Great tips to remember as I embark on a mini road trip in a few days from Orlando to Savannah and then down to Miami!

    • McCool Travel May 30, 2016 at 9:36 pm #

      Orlando up to Savannah then down to Miami? Love it. I intend to stop in Savannah on my road trip from Miami to DC in June.

  23. Denis Gagnon May 30, 2016 at 1:41 pm #

    Your posting about great road trip habits forced me to think about what my own habits are. I do agree with the eat local but would have to take exception to the stay local one in some situations. I prefer to be flexible rather than serendipitous, but that’s me. Thanks for a great posting!

    • McCool Travel May 30, 2016 at 9:35 pm #

      Breaking rules is OK. I sometimes stay in hotels, resorts, heck, even fancy ones on occasion.

  24. Johanna May 30, 2016 at 7:43 am #

    Although I’m not good with rules, I do like your rules Charles. Things like don’t eat at chains, and avoid interstate highways and just accept serendipity and embrace it – yep, totally agree!

    • McCool Travel May 30, 2016 at 9:35 pm #

      Sweet. Thank you, Johanna. Fun rules, I like to think of them.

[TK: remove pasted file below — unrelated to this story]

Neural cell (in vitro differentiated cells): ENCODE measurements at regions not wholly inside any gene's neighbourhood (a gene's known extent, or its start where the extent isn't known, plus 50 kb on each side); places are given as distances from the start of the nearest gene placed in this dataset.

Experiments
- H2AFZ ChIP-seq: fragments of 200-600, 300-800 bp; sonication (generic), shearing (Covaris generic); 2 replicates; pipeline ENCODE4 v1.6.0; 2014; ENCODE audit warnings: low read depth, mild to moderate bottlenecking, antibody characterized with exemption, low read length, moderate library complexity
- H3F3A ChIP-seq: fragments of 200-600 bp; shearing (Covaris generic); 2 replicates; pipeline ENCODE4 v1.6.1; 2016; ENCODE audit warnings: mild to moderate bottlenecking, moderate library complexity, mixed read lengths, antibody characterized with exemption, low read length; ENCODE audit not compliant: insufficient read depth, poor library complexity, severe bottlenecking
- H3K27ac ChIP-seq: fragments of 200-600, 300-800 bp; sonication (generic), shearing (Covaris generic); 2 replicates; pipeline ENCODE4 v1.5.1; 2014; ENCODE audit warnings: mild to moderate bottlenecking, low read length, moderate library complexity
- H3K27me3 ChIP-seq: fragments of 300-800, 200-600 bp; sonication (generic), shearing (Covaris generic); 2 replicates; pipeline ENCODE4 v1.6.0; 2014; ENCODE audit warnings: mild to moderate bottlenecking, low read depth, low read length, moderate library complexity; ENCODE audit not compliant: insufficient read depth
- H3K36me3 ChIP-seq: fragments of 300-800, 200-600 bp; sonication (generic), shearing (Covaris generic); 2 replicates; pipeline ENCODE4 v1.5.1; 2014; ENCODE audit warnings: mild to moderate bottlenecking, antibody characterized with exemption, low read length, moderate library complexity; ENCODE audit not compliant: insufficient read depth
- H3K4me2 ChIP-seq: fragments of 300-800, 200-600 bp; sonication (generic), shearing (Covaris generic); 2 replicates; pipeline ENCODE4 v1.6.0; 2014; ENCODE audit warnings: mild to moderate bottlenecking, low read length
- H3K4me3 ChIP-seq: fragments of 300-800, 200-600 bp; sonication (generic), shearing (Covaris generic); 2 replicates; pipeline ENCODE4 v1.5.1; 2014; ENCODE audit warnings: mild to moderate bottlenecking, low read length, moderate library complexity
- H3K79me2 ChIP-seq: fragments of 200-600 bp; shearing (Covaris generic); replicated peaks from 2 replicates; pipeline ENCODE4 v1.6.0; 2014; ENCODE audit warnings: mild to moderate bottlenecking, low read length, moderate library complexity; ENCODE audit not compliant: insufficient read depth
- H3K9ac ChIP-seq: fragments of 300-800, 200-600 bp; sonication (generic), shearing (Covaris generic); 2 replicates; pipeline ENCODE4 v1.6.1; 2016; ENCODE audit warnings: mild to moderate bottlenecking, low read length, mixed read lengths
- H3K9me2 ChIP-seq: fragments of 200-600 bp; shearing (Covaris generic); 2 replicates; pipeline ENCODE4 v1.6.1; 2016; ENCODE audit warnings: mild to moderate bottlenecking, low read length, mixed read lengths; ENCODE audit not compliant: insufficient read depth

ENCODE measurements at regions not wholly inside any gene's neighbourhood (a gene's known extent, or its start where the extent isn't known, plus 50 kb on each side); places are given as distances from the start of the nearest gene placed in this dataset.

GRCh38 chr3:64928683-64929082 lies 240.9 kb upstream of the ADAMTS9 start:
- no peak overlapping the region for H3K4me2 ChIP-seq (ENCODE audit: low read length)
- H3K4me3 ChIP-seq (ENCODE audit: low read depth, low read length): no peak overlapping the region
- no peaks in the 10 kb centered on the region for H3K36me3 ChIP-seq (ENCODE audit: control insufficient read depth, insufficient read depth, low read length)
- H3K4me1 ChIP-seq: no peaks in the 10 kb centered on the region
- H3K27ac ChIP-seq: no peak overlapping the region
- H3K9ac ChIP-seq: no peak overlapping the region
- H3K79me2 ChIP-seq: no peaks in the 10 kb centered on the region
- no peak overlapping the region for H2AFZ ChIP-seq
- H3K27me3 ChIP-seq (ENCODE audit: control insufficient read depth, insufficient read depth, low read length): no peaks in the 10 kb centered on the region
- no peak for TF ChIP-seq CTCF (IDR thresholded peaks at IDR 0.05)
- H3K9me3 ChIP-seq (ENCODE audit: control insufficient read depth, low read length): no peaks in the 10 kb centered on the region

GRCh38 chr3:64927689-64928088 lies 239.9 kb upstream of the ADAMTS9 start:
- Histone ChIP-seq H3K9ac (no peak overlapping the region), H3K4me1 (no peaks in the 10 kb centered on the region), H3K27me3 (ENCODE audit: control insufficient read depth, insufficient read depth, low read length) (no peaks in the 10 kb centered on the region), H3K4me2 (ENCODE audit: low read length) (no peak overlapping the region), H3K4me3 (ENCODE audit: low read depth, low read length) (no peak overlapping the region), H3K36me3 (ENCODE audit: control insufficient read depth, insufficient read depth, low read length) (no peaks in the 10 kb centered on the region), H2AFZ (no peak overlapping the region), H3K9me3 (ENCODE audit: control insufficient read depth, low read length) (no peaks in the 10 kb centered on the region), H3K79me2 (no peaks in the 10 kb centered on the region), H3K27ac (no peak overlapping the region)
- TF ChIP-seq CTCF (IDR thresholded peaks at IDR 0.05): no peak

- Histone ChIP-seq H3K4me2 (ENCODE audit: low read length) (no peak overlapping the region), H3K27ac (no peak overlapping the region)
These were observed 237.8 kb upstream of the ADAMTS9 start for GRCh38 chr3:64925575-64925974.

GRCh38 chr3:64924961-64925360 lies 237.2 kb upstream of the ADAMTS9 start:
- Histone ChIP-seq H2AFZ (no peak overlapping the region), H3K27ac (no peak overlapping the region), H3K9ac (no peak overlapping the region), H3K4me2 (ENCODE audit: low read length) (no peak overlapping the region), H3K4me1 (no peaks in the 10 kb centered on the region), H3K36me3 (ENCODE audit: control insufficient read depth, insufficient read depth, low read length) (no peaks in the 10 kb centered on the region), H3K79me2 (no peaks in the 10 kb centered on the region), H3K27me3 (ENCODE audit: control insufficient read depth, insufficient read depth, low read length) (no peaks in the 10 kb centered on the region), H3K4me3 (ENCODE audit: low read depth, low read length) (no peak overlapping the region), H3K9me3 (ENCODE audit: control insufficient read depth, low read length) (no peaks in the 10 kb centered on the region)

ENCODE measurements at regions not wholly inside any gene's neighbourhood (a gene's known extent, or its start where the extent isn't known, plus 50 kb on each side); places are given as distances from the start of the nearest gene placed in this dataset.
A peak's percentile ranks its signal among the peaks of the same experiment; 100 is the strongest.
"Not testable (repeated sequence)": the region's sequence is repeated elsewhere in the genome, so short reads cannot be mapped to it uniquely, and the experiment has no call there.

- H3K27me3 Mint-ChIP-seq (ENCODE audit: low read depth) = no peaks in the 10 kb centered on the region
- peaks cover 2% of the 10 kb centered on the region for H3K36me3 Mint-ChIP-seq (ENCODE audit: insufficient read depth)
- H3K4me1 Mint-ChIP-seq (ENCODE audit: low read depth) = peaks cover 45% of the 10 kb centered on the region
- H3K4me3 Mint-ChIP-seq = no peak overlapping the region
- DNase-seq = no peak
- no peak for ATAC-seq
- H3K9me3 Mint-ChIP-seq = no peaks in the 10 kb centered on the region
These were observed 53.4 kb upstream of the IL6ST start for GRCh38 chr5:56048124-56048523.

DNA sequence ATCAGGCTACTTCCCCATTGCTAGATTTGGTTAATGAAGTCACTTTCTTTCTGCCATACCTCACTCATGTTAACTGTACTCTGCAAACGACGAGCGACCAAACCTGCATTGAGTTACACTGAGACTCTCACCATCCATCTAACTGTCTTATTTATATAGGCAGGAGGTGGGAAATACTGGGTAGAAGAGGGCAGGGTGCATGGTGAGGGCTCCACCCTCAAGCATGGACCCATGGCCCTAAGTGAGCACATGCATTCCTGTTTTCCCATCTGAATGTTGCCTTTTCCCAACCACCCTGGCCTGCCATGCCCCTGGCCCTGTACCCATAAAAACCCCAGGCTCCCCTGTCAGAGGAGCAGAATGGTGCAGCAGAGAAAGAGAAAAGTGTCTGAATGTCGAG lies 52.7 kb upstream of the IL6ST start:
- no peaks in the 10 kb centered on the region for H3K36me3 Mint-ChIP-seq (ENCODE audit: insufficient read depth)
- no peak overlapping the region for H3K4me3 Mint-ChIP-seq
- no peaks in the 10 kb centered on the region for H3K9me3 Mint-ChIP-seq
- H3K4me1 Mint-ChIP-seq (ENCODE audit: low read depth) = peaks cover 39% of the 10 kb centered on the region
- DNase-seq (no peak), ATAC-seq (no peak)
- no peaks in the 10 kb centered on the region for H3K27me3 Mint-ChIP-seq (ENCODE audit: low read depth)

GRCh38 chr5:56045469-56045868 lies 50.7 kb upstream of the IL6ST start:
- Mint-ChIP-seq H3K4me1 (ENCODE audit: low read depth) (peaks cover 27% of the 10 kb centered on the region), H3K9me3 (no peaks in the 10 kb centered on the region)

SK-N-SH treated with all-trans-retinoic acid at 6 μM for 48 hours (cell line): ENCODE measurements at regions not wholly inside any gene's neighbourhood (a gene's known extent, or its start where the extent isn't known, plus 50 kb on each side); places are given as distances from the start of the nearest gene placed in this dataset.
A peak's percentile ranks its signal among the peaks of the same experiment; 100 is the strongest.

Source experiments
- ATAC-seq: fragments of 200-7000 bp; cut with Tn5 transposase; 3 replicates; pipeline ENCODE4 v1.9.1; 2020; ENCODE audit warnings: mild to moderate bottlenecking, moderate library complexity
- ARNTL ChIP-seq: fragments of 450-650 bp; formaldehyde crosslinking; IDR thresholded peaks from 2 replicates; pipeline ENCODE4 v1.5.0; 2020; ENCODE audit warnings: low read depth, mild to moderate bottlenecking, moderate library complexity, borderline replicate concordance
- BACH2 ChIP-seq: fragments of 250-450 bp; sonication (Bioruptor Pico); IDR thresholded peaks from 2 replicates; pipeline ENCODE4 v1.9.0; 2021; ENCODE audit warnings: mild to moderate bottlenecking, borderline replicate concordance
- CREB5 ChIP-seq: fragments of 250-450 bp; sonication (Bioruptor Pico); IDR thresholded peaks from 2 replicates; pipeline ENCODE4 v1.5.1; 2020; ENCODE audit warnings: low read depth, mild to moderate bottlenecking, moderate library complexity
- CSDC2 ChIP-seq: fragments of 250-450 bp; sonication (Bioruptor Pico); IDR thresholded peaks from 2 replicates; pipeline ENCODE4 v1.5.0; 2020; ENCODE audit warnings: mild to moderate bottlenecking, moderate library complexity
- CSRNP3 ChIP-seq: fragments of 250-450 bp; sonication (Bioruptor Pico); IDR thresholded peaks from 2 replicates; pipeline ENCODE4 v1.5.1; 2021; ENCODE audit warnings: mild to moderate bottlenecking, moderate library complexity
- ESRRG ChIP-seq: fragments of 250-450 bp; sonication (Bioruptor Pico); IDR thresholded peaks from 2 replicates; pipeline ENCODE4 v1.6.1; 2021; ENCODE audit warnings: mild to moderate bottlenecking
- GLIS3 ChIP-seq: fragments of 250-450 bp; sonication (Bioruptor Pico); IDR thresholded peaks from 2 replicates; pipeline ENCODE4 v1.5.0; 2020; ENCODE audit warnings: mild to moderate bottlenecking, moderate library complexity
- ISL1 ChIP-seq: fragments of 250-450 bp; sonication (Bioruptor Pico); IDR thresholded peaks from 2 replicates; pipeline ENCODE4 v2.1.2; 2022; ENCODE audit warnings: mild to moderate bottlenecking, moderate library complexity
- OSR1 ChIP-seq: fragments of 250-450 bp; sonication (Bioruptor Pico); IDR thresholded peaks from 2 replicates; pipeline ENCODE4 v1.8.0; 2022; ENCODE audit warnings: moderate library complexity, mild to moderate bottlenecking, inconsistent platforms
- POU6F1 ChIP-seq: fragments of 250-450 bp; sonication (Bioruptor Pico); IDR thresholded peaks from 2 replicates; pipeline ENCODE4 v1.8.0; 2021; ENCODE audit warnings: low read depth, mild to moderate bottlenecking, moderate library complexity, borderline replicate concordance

25. Vicki Garside May 30, 2016 at 5:26 am #

    Great tips! Eat local and buy a NP Pass are my favorites! I’d love to be based in the States to take advantage of all the beautiful parks – i’ve done the Grand Canyon, Zion, Monument Valley and a couple of State parks – but there are so many more to see!

    • McCool Travel May 30, 2016 at 9:34 pm #

      US is so vast and we are so fortunate to have so many amazing places to visit.

  26. MarieAnne May 29, 2016 at 4:54 pm #

    Useful list, Great advice! They are all very valid points! One of my favorites habits is staying local, glad you mentioned it tooA

    • McCool Travel May 30, 2016 at 9:34 pm #

      Thank you. Always nice to hear that someone agrees.

  27. adonisabril May 29, 2016 at 3:40 am #

    I’ve owned national parks pass for several years. It’s definitely worth it! Well, I don’t do rules so it’s awesome that you included it in your “rules” book hahaha! Break the rules and do what makes you happy, go it!

    • McCool Travel May 29, 2016 at 9:41 am #

      Thank you, Adonis. The right way is different for everyone!

  28. Sara Broers (@TravelWithSara) May 28, 2016 at 10:21 pm #

    National park passes are great and I so agree- get off the Interstate. There’s so much to see and it’s a simple way to boost the local economy along the way.

    • McCool Travel May 29, 2016 at 9:42 am #

      Absolutely. I love finding those independent places.

  29. Wyld Family Travel May 28, 2016 at 7:37 pm #

    I love it your rules are excellent and something that everyone should follow. For a start your rules would make your trip more authentic and help out local business with a boost to their pockets and not multi nationals who hardly need it. local food and lodging are an excellent idea